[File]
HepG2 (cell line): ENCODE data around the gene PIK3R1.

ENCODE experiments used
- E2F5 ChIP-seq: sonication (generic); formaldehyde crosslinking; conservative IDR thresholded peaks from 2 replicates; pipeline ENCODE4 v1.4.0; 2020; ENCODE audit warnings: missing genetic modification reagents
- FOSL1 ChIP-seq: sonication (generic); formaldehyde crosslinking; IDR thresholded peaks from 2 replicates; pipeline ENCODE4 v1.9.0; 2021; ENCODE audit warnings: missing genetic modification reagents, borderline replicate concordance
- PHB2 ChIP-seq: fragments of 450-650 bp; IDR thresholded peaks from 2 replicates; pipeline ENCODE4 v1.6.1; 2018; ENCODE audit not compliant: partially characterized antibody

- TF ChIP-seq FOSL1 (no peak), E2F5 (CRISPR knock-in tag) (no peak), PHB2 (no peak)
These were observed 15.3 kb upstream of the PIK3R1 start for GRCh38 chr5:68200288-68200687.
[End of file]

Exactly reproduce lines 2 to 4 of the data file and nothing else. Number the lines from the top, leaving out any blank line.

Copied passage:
ENCODE experiments used
- E2F5 ChIP-seq: sonication (generic); formaldehyde crosslinking; conservative IDR thresholded peaks from 2 replicates; pipeline ENCODE4 v1.4.0; 2020; ENCODE audit warnings: missing genetic modification reagents
- FOSL1 ChIP-seq: sonication (generic); formaldehyde crosslinking; IDR thresholded peaks from 2 replicates; pipeline ENCODE4 v1.9.0; 2021; ENCODE audit warnings: missing genetic modification reagents, borderline replicate concordance